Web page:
Spring training games underway in Florida, Arizona

FORT MYERS, Fla. (AP) — The sun came out in Arizona. Free agents played for their new teams. Ichiro Suzuki was back in uniform at age 45.

Baseball is back.

A day after the scheduled exhibition opener was rained out, baseball returned to the ballparks of Florida and Arizona on Friday with the first spring training games.

The World Series champion Boston Red Sox began their hoped-for journey to a second straight title with a 6-0 victory over Northeastern University. The Phillies — still without Bryce Harper, at least for now — beat Tampa Bay 3-2. The Tigers topped Southeastern University of Florida 12-2. Suzuki started what may be his final spring training with a two-run, two-out single in the third inning of the Seattle Mariners’ 8-1 win over the Oakland Athletics.

“It’s a good start to spring training,” Red Sox manager Alex Cora said after dispatching the Huskies in the regularly scheduled seven innings in a tight 1 hour, 45 minutes, a day before the Grapefruit League opener against the New York Yankees. “It will be good to start playing” against major league teams.

Spring training has long been seen as the unofficial end to winter, but that was postponed when the Mariners and Athletics were rained out of their opener on Thursday. The teams, which got the early start in order to prepare for the regular season opener in Japan — were back at it on Friday.

Ichiro prepared with Mariners for his 19th major league season (to go with nine in the Japan). Batting seventh and playing left field, Suzuki fouled out in the second inning against Liam Hendriks and singled in the third off left-hander Ryan Buchter. Suzuki then was replaced by a pinch runner. He did not have any chances in the field.

“Of course you have nerves, but this was one I hadn’t experienced before, the nerves that I had today,” Suzuki said through an interpreter. “I’m just glad the first day’s out of the way.”

Many other big name stars sat out as they eased into the daily grind.

Manny Machado slipped on a Padres uniform after signing his $300 million, 10-year contract; San Diego opens its spring training schedule on Saturday.

Harper was hoping for a similar deal, with the Phillies the favorites to sign him. But he remained among more than three dozen free agents who had not yet been signed, leading players to accuse teams of possible collusion. (The owners say they have simply are making judgments based on analytics.)

Here’s a look around the ballparks on Friday:

—Bobby Dalbec hit a fly ball off the top of the fence in center field to give Boston the lead, and Jagger Rusconi and Tyler Dearden tripled for the Red Sox. Mike Shawaryn pitched two scoreless innings, striking out two, and Darwinzon Hernandez fanned three in two innings for Boston, which will face the New York Yankees in the Grapefruit League opener on Saturday.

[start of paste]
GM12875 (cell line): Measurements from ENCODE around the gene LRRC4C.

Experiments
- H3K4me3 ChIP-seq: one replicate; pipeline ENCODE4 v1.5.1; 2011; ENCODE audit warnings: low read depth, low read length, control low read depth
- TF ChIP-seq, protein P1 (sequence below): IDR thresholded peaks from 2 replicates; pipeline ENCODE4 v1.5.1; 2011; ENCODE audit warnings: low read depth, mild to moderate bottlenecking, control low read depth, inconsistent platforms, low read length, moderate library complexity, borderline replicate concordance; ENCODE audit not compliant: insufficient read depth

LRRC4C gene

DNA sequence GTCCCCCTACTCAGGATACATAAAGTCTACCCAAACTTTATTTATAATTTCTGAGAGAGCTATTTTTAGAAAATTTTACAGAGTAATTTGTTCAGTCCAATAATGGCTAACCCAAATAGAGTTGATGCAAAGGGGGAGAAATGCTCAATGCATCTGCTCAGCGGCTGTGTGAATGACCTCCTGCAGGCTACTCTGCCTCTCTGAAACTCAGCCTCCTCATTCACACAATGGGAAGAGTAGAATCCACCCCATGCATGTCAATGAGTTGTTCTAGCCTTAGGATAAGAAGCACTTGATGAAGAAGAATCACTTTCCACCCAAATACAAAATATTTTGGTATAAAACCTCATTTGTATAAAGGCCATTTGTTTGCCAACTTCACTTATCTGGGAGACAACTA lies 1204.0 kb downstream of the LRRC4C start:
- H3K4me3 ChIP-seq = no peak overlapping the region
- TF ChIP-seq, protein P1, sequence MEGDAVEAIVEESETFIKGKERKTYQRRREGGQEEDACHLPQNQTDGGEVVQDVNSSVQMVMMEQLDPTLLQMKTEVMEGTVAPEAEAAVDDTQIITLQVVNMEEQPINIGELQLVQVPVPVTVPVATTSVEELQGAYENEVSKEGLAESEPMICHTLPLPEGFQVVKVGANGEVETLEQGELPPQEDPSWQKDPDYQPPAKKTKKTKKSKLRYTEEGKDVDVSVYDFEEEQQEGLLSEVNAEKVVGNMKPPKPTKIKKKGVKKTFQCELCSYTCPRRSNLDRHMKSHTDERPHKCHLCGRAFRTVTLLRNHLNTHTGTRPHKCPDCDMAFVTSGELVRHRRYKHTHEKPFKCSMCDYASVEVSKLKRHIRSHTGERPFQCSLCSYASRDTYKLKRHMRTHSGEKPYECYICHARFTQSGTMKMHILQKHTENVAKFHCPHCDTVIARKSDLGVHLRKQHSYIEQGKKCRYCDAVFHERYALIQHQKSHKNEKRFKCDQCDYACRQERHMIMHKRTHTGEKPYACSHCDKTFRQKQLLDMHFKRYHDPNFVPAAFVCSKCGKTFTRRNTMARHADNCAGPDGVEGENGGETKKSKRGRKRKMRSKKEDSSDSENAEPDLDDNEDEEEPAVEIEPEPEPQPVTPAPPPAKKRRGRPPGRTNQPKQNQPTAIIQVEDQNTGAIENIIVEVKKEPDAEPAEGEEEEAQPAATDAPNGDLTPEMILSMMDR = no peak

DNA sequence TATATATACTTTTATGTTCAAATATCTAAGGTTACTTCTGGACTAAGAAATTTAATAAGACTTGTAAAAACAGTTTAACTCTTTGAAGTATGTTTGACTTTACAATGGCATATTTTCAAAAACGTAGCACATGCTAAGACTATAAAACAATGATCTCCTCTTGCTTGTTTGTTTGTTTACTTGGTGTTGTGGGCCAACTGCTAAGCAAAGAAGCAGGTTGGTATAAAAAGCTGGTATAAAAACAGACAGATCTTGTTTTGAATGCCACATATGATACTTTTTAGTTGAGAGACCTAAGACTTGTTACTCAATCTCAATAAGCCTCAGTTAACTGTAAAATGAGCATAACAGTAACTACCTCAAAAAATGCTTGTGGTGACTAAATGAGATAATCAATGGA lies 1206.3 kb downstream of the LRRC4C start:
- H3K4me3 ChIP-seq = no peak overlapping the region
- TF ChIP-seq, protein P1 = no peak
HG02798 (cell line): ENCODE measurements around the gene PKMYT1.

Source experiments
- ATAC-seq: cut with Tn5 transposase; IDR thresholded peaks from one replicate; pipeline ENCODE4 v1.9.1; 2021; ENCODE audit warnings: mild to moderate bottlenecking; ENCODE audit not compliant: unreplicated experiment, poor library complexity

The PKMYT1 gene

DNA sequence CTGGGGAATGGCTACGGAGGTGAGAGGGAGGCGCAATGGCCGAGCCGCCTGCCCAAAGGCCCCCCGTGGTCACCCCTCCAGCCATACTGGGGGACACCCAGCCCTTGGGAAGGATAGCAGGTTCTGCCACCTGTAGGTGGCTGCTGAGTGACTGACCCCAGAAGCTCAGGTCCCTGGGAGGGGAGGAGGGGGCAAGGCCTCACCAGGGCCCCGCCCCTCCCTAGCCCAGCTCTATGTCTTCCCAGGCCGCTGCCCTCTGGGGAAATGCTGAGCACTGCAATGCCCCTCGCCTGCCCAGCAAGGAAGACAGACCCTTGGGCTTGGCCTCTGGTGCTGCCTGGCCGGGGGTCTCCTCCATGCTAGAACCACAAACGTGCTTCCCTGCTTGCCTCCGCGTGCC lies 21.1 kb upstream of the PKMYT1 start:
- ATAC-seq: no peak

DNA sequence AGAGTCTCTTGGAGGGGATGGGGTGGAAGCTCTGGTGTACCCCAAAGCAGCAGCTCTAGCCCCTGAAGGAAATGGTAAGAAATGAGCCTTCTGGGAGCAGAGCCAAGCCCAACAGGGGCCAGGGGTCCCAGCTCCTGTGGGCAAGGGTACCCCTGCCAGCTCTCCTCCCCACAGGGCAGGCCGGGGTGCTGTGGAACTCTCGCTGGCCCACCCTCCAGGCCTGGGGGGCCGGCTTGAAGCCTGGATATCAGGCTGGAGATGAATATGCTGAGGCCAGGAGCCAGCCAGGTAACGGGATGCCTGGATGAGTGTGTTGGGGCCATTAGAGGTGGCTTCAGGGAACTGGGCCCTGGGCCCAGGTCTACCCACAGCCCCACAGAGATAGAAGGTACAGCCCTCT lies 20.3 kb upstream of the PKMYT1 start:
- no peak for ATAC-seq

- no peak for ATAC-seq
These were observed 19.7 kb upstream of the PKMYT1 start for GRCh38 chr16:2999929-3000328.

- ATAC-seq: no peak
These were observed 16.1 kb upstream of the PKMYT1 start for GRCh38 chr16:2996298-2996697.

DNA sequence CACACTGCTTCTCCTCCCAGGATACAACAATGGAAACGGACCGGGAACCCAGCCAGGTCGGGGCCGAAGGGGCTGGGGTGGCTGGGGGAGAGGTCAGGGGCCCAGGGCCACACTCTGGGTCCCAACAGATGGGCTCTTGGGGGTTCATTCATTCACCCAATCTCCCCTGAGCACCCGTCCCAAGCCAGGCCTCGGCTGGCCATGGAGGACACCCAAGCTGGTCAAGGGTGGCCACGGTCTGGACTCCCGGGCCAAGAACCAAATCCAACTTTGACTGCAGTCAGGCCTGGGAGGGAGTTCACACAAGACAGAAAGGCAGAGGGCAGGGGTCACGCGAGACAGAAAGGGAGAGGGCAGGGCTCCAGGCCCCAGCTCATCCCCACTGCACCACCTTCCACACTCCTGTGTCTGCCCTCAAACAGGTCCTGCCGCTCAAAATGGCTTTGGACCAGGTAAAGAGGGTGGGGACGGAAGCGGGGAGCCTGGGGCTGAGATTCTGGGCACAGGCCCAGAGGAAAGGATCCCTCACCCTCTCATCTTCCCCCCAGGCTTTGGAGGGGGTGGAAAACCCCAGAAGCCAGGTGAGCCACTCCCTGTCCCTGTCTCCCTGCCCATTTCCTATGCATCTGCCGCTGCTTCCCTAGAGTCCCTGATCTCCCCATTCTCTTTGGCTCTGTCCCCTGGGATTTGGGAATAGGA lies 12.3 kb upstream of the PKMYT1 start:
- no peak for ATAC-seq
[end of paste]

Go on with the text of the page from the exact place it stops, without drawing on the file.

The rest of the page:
—In Charlotte, Florida, Scott Kingery tripled and scored on a throwing error by shortstop Willy Adames, and Maikel Franco homered for the Phillies. Jason Coats homered to make it 3-2 in the sixth inning, three Philadelphia relievers pitched a scoreless inning of relief to close it out.

—In Lakeland, Florida, Jake Rogers, Daniel Pinero and Brandon Dixon homered, and Kyle Funkhouser struck out four in two innings for the Tigers.

The Red Sox held a moment of silence before the game for Boston Globe sports writer Nick Cafardo, who covered the team for most of three decades before he died on Thursday after collapsing at the ballpark. The team placed a dozen red roses at Cafardo’s seat in the press box; the Baltimore Orioles’ beat writers and media-relations staff sent five dozen donuts, along with their condolences.

In place of his usual pregame question and answer session with reporters, manager Alex Cora spoke for more than seven minutes about Cafardo and chose not to discuss any other topics.

“That’s why I don’t get caught up in the whole game. It’s just a game, bro,” Cora said. “When you leave, that’s real. Life is real. Everything you have to do as a parent, as a husband, as a son, that’s real. This is just a game, man. We get caught up on the whole wins and losses and rivalries and whatever. Life is real, man.”

Cora said he addressed the team in the morning and told them to enjoy the game — but understand it’s just a game. He recalled how Cafardo enjoyed Game 3 of last fall’s World Series, an 18-inning, 7-hour, 20-minute Los Angeles Dodgers victory.

“He loved the game,” Cora said. “Let’s just celebrate his life. Like I told the guys, just go out there and have a great day. … Let’s have a blast on the field.”

Up the Florida coast in Tampa, Yankees manager Aaron Boone also opened his media session by remembering Cafardo.

“One of the great things about our game is the relationships that you get to forge,” he said. “That’s one of those that rocks our baseball community. … It’s certainly a tough day in our baseball family.”

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